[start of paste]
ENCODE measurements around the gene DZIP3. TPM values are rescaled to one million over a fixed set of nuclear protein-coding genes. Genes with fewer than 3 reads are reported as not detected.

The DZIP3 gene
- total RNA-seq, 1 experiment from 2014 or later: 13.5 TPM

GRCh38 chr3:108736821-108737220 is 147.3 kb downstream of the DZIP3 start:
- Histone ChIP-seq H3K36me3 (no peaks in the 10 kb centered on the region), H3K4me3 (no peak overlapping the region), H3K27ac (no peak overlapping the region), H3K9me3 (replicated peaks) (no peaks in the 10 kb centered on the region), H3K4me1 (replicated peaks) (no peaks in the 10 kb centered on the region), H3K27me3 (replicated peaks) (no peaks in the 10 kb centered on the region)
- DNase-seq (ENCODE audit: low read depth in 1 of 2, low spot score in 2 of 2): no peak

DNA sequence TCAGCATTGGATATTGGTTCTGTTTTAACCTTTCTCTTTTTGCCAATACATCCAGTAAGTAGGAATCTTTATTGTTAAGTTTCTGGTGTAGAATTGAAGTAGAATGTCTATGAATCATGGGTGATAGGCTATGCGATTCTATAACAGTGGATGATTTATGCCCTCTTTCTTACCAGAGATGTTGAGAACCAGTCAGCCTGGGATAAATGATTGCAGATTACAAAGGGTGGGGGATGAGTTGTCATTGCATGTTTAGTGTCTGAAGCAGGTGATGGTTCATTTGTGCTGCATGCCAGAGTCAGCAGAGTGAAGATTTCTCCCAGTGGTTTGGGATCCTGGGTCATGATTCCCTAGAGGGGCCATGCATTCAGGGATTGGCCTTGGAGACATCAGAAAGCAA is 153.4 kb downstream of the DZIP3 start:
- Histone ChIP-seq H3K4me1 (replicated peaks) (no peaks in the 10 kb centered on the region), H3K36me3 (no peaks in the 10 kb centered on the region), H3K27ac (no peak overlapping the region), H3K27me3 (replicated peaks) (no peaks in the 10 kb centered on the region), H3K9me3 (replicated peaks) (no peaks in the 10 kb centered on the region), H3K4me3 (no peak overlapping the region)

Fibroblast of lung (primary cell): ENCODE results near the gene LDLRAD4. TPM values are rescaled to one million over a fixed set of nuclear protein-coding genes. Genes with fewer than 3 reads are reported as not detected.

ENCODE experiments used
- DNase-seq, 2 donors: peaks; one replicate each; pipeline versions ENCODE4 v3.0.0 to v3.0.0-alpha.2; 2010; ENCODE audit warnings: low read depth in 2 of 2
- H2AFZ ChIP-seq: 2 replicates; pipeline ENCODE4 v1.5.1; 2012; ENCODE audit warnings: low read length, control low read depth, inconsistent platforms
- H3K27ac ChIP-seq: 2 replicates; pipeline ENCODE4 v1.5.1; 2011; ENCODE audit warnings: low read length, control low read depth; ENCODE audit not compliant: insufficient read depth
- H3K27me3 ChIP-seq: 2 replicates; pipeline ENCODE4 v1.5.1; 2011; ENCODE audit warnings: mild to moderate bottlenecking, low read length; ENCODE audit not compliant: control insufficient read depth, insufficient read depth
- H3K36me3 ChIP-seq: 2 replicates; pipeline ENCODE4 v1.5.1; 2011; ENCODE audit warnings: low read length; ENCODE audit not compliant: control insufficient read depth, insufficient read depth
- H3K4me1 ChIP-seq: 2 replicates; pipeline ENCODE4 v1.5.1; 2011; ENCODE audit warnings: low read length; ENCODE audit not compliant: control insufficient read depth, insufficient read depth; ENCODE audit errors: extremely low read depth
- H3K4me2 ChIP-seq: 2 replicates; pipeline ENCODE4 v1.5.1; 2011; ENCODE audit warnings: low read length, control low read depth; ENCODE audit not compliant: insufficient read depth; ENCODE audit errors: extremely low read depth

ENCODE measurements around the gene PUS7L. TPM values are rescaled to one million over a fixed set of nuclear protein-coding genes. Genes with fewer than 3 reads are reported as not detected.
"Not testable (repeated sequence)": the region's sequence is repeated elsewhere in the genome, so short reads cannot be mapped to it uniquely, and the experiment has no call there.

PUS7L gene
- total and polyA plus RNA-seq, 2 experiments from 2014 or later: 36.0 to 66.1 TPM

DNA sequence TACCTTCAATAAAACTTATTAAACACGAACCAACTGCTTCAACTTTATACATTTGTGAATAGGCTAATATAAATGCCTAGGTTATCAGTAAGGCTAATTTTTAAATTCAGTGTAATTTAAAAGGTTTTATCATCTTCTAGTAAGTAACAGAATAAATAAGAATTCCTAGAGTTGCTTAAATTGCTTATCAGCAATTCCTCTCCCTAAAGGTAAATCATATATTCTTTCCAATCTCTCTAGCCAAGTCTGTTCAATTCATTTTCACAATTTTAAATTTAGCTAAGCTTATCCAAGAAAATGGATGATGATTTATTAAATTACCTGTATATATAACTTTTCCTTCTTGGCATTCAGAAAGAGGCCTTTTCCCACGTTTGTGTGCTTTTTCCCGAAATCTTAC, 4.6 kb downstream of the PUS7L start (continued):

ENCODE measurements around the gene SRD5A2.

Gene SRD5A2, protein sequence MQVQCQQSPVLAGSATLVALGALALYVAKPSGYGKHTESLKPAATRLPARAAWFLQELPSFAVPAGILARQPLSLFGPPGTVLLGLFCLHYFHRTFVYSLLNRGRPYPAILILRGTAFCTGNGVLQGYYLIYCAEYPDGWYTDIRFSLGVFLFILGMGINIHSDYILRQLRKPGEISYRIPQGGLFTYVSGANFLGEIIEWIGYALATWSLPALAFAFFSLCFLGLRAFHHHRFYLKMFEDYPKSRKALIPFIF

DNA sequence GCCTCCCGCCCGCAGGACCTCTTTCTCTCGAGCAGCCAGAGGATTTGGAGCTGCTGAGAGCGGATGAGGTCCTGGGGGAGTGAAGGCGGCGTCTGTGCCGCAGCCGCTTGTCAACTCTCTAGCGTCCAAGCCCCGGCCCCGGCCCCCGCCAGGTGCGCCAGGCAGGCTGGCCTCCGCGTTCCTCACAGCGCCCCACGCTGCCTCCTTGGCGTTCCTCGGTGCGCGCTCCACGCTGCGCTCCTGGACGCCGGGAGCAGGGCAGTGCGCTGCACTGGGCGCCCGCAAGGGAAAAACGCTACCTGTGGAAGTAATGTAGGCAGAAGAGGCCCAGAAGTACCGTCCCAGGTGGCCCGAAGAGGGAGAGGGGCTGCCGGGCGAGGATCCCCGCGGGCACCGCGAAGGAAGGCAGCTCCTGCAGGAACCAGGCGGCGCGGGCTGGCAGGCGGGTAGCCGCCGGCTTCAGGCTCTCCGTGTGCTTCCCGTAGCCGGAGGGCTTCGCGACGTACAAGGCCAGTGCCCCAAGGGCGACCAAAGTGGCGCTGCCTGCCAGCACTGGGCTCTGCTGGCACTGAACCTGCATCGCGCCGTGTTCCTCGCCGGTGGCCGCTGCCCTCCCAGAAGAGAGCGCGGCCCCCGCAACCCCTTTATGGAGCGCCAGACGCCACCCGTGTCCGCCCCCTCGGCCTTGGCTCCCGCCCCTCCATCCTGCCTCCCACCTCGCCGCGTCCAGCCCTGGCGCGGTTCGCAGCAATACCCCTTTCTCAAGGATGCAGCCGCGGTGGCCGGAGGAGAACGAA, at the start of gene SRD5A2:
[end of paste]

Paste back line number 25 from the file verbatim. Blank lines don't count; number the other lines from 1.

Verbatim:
DNA sequence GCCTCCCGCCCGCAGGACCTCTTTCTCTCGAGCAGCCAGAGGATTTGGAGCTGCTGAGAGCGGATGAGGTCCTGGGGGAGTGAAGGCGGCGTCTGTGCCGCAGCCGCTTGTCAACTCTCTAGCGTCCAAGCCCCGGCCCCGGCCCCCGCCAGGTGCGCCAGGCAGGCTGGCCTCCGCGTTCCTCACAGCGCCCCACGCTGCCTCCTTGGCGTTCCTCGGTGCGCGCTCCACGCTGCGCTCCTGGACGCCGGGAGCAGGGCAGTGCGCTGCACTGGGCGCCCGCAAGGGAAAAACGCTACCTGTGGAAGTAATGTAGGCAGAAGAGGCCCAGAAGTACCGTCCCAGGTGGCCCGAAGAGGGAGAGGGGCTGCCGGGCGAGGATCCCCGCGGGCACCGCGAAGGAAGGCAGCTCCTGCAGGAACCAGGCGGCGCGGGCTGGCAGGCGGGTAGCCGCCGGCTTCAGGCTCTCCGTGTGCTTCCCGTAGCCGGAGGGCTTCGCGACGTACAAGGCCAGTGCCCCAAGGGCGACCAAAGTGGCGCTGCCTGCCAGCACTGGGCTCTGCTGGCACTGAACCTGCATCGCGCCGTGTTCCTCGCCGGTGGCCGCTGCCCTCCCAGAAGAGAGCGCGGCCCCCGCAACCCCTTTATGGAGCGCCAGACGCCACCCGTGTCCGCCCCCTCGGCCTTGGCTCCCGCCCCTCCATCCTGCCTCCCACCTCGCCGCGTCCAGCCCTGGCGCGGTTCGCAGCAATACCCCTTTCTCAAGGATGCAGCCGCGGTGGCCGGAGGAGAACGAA, at the start of gene SRD5A2: